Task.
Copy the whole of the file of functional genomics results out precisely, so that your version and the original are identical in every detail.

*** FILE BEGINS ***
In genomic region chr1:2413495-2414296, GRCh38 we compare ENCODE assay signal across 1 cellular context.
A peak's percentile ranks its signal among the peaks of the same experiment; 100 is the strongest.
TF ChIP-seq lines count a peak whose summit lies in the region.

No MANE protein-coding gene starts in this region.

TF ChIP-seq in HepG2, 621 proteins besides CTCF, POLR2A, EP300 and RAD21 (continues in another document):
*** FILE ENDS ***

In genomic region chr1:2413495-2414296, GRCh38 we compare ENCODE assay signal across 1 cellular context.
A peak's percentile ranks its signal among the peaks of the same experiment; 100 is the strongest.
TF ChIP-seq lines count a peak whose summit lies in the region.

No MANE protein-coding gene starts in this region.

TF ChIP-seq in HepG2, 621 proteins besides CTCF, POLR2A, EP300 and RAD21 (continues in another document):